It's lonely on the job these days because my companion and coworker Ginger is out on sick leave. Last week, it was apparent that her ear was swollen for some reason. A coworker, one of our daytime managers, took her to the veterinarian, and her ear pinna was drained, and her claws were trimmed so she wouldn't be able to shred us when we massaged her ear to reduce fluid buildup... unfortunately, squeezing her ear produced no draining, but did demonstrate the vet's prescience when Ginger made her displeasure known.
Yesterday, Ginger's ear was operated on, and my coworker took her home so she could convalesce- she's receiving an oral medication, so he brings her in during the day so he can give her her regular dose. She is also, for the first time in her eleven years, wearing the Cone of Shame:
I know Ginger is in good hands, and I am relieved that she is being cared for, but I'd be lying if I said I didn't miss her. She's pleasant company, and it's odd not to have her snoring on top of my bag, at my elbow. She'll be back soon enough, once the cone comes off, and I'll be glad to have her company.
ADDENDUM: It's weird how Ginger's absence has subtly thrown off my routine. At shift change, I was looking around for her as my coworker drove off, and I was closing the gate to the property. This morning, I stopped myself as I was reaching for a can of cat food for her morning feeding. It's the little things that one does with little consideration that end up confusing oneself.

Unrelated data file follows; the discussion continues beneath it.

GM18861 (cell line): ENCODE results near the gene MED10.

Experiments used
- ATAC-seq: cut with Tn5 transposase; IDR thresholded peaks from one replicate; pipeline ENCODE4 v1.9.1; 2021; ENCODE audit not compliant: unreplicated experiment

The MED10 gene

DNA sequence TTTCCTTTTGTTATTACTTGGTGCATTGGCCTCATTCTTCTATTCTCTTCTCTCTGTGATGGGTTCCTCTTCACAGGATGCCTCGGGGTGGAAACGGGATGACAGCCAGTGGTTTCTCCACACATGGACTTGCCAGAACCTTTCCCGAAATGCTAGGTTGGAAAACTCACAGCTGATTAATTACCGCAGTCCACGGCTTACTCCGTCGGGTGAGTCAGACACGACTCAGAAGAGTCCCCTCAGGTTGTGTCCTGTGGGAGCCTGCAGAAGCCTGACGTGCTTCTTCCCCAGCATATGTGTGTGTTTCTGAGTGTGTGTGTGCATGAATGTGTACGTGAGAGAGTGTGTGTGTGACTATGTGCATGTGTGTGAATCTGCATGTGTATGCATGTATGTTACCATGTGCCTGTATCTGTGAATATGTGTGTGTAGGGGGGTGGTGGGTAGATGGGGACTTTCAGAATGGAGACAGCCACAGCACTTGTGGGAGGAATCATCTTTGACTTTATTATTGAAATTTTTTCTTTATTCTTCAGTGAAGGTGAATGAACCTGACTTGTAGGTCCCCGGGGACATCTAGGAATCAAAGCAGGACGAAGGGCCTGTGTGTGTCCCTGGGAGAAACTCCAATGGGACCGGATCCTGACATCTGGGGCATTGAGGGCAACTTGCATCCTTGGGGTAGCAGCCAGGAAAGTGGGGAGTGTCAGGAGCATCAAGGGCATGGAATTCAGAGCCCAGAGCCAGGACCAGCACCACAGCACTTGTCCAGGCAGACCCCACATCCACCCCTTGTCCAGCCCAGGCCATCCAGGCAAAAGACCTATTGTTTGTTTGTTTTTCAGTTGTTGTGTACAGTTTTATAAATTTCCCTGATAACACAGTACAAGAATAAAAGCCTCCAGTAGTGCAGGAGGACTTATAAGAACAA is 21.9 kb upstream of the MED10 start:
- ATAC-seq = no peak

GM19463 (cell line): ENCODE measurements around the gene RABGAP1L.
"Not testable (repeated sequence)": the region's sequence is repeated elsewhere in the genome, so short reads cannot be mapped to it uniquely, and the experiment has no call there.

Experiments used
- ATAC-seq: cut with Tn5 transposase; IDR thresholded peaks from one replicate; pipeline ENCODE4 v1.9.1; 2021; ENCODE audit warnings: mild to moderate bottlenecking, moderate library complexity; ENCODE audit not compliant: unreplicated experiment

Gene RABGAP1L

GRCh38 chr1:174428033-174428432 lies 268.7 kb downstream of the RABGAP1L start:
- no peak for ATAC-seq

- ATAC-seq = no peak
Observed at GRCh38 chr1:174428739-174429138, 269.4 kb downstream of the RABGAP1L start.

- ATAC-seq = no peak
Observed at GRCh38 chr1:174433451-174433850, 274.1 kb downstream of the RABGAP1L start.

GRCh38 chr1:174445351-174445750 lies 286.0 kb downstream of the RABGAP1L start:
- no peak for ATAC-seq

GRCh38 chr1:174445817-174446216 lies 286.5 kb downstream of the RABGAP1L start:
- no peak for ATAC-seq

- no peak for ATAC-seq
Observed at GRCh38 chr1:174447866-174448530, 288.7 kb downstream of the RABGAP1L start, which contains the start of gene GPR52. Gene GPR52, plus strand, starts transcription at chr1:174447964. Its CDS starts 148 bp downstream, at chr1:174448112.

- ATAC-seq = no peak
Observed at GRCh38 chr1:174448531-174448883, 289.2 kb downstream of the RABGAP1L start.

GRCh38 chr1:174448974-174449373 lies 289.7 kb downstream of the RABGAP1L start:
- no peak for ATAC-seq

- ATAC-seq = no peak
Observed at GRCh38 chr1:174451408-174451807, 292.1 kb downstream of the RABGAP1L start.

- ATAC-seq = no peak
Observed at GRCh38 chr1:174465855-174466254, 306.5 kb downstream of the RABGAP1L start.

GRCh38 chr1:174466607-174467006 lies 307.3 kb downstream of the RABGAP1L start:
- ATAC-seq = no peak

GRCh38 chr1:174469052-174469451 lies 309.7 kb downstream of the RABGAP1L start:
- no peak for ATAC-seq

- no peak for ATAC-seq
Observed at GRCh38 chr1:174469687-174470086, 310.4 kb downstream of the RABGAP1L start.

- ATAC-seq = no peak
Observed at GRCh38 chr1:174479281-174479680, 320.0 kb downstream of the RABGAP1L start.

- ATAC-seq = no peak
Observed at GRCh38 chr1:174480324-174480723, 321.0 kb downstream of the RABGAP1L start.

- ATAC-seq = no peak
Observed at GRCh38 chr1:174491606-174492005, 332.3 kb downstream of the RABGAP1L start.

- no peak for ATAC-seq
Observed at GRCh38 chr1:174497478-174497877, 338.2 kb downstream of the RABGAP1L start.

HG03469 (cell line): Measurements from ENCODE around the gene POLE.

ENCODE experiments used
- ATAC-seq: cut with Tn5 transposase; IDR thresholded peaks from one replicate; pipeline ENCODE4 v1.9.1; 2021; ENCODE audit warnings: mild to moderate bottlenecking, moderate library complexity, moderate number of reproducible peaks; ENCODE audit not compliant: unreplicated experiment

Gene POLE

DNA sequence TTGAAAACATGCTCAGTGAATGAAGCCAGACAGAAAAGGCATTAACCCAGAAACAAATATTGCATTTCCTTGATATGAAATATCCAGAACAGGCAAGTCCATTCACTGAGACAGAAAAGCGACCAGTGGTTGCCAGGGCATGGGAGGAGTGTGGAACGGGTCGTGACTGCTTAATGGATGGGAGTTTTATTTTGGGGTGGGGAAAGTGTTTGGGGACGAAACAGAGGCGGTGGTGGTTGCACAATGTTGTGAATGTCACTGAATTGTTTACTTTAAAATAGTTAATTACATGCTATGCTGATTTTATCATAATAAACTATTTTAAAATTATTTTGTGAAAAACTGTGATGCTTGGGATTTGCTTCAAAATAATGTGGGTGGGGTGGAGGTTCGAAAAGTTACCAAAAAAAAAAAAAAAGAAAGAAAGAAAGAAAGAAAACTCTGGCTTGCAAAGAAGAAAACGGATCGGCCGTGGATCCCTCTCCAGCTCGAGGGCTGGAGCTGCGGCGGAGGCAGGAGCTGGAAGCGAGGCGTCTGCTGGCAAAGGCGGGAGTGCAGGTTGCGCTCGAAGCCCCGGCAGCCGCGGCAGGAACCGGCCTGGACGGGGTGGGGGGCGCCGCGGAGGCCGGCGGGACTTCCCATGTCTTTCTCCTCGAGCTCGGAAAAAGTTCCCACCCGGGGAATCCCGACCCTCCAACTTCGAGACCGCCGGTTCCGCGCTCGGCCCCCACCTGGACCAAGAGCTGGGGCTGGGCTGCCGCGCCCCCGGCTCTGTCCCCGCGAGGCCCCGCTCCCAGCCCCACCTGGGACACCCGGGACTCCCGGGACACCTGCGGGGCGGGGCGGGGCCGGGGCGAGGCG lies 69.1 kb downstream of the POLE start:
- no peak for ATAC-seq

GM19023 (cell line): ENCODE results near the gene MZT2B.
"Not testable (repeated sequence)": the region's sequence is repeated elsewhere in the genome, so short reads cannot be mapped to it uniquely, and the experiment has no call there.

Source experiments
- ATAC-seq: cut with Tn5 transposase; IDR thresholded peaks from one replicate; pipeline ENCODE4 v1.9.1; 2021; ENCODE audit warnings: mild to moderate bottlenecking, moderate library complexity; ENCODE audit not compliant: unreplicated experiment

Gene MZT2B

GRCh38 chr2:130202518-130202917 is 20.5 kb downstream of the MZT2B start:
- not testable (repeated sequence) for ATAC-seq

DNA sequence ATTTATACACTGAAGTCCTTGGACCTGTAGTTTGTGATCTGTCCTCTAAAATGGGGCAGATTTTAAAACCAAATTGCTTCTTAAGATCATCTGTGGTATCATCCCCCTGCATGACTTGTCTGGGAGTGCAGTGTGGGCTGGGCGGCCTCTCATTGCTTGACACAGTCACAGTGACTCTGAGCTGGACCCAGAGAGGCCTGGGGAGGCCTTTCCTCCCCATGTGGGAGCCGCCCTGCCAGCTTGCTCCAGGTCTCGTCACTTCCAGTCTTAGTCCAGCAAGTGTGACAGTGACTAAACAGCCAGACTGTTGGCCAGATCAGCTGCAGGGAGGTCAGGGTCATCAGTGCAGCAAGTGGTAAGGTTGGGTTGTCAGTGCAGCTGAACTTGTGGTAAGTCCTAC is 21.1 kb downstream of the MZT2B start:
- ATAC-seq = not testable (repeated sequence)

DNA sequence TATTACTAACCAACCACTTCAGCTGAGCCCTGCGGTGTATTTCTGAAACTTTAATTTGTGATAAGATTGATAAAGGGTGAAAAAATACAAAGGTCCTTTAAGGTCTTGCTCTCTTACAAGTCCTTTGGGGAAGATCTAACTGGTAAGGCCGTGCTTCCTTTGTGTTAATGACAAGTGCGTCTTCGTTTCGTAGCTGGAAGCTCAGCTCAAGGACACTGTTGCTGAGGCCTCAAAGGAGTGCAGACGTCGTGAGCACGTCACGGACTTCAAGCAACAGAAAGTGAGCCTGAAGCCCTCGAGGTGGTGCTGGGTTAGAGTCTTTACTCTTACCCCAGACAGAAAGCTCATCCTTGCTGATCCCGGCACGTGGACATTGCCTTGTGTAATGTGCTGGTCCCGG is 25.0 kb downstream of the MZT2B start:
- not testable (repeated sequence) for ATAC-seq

There is no shame. She may have got bitten by some tick or insect.She may have run into a hostile plant. I hope she recover speedily. She probably hates that cone.
"It Is For Her Own Good".
She's doing okay. She's getting spoon fed, even.
Workmate in a cone, I know,
I know, it's serious...
Our departed Moxie (another orange girl) absolutely hated the cone. As a youngster she got chased up a tree by a local tomcat who bit up her hind feet badly enough to need stitches. (He got lulled into complacency with a couple cans of wet food, after which he had a veterinary appointment that resulted in much lower levels of aggression.) We carefully explained to her that she needed to wear the cone so she wouldn’t pull out her stitches.
That night she took it off herself, which meant untying the knot that held it in place and slipping a long plastic tab out of three slots it was laced through. She’d apparently taken her lecture to heart, though, because she never went after her stitches.
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